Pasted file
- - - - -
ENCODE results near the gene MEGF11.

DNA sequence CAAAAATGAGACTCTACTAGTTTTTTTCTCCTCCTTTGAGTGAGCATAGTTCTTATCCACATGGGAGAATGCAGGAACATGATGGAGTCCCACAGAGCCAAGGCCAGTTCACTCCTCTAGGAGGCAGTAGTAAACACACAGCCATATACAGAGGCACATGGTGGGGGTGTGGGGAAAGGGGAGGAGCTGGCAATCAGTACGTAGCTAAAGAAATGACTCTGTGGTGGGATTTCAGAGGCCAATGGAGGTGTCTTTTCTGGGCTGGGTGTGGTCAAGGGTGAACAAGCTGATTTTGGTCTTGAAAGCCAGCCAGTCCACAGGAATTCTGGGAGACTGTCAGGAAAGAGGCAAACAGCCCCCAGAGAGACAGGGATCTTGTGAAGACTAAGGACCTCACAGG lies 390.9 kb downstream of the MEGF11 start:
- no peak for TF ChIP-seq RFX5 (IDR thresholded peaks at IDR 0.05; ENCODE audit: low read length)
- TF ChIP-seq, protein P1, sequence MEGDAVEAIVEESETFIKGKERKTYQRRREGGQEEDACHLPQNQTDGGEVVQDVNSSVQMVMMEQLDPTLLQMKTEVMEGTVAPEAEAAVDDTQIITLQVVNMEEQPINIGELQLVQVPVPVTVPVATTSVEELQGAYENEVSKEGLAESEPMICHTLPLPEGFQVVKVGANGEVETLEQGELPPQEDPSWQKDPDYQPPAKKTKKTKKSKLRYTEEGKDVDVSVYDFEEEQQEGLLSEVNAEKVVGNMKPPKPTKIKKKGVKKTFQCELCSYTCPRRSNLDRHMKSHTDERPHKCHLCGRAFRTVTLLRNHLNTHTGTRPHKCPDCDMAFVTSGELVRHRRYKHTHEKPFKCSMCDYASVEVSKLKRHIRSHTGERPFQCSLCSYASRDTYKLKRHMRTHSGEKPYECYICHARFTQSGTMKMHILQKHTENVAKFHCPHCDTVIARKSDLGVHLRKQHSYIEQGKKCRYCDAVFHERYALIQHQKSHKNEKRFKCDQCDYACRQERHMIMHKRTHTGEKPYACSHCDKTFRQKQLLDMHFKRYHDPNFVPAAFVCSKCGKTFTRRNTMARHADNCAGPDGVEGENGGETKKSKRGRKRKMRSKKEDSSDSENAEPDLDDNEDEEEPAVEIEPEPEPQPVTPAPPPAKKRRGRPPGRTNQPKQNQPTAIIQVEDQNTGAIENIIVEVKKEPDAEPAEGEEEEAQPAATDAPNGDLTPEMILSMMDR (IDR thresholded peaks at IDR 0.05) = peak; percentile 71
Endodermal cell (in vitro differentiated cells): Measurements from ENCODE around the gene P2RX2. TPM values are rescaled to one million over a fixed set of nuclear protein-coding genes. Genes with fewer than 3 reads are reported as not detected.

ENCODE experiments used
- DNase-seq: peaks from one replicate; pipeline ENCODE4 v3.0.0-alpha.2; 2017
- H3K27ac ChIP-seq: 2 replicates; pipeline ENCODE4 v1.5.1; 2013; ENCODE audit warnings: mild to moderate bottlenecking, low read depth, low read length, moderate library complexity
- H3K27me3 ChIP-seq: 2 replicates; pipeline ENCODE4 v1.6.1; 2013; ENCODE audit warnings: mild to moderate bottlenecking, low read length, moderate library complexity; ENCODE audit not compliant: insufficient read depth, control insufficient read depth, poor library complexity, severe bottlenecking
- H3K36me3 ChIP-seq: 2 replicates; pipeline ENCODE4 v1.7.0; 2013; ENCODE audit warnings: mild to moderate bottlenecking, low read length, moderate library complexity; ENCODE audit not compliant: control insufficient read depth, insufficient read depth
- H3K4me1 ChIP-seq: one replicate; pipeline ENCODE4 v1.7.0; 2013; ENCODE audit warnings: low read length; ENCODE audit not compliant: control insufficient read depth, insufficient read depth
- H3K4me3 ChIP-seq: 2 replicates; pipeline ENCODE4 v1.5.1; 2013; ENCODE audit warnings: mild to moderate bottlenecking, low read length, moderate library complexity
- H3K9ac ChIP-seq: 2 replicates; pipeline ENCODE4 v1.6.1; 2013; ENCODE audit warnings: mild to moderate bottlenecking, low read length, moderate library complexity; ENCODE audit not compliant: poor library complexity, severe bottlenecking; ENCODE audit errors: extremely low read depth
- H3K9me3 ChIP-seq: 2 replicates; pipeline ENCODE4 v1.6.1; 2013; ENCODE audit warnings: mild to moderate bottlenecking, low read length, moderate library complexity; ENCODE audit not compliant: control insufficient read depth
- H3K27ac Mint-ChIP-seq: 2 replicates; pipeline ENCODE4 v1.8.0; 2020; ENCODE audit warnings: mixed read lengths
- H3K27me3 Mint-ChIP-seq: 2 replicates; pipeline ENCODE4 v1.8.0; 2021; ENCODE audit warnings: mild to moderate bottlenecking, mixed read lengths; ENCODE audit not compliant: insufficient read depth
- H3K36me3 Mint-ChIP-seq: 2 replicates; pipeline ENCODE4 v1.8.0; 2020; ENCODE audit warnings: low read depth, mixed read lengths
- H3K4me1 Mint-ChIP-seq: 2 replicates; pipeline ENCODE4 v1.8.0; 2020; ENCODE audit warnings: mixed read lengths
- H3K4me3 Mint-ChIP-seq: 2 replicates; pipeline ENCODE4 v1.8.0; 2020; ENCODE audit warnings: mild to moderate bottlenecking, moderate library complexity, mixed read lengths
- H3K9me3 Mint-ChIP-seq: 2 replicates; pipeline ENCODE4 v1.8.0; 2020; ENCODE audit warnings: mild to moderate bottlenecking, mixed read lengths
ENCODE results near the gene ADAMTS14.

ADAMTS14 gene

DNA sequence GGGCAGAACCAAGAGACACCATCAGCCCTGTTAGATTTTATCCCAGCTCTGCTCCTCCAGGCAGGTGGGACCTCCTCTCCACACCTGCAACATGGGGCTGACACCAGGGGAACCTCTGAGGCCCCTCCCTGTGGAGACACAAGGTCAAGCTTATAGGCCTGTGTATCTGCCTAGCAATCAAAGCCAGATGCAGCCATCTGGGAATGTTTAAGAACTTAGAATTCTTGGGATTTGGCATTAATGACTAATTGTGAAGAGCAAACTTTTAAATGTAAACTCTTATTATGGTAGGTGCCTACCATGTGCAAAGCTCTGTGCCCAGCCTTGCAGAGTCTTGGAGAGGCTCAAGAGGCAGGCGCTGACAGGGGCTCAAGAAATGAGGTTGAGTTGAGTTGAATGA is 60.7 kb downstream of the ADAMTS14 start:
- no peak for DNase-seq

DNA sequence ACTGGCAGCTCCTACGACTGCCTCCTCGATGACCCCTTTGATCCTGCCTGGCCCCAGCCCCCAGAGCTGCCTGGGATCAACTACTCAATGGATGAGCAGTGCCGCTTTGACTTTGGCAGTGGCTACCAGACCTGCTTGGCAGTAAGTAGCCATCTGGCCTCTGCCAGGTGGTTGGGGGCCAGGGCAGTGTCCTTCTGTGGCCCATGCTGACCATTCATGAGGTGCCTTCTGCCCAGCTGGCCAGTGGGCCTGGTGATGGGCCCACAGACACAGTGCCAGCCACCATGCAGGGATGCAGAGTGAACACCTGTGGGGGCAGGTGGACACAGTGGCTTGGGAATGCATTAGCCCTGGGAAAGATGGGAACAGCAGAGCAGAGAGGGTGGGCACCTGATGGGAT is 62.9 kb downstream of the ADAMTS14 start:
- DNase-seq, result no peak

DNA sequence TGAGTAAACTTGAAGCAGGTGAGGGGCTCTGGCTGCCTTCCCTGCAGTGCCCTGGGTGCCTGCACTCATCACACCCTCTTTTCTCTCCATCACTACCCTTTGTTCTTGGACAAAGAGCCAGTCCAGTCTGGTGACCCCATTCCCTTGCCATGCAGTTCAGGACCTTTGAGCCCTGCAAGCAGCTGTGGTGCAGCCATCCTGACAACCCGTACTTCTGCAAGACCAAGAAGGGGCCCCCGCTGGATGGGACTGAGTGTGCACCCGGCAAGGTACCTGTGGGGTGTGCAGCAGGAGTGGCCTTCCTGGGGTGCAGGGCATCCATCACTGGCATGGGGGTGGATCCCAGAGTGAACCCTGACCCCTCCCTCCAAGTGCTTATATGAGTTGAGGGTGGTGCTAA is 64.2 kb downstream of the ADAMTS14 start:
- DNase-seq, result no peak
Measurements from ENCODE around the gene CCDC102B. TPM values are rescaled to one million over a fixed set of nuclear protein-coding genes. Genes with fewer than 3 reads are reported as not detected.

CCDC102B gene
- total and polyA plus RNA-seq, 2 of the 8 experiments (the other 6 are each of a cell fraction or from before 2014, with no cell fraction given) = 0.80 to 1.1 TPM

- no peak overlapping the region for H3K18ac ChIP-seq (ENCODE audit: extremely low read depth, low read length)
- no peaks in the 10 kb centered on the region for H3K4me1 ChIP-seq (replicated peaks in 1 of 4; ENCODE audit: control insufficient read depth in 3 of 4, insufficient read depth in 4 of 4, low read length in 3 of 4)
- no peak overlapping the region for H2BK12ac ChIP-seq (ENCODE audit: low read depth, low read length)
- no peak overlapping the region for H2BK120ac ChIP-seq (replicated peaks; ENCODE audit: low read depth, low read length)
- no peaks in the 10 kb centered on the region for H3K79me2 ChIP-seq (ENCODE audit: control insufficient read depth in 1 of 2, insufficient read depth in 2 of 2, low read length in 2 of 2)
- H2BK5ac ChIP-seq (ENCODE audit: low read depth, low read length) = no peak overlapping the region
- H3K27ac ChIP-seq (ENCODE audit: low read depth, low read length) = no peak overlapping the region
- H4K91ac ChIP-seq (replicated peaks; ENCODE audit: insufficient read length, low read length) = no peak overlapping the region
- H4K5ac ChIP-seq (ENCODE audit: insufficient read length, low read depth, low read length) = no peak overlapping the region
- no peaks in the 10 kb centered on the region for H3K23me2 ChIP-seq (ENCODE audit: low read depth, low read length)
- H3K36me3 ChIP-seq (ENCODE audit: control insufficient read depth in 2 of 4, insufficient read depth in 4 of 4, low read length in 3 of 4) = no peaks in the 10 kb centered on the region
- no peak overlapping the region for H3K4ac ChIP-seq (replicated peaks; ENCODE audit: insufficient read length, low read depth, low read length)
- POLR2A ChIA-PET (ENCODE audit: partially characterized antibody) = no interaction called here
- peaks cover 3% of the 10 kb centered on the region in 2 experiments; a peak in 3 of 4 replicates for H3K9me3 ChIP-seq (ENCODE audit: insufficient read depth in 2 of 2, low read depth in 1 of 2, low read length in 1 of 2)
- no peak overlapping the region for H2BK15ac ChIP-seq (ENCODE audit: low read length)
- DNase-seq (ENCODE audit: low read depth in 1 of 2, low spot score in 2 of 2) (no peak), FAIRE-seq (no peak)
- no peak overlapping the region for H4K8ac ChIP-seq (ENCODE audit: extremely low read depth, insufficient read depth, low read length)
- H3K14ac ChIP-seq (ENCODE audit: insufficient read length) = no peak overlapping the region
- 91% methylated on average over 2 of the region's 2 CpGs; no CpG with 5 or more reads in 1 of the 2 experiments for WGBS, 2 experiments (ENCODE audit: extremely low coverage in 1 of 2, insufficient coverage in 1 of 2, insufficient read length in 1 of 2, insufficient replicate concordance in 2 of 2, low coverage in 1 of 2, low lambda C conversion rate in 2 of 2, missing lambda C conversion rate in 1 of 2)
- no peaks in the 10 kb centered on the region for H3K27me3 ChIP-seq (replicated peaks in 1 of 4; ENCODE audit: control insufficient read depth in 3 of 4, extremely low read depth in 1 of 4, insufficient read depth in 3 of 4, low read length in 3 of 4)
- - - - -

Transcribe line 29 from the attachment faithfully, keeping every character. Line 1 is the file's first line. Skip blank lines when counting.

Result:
Measurements from ENCODE around the gene CCDC102B. TPM values are rescaled to one million over a fixed set of nuclear protein-coding genes. Genes with fewer than 3 reads are reported as not detected.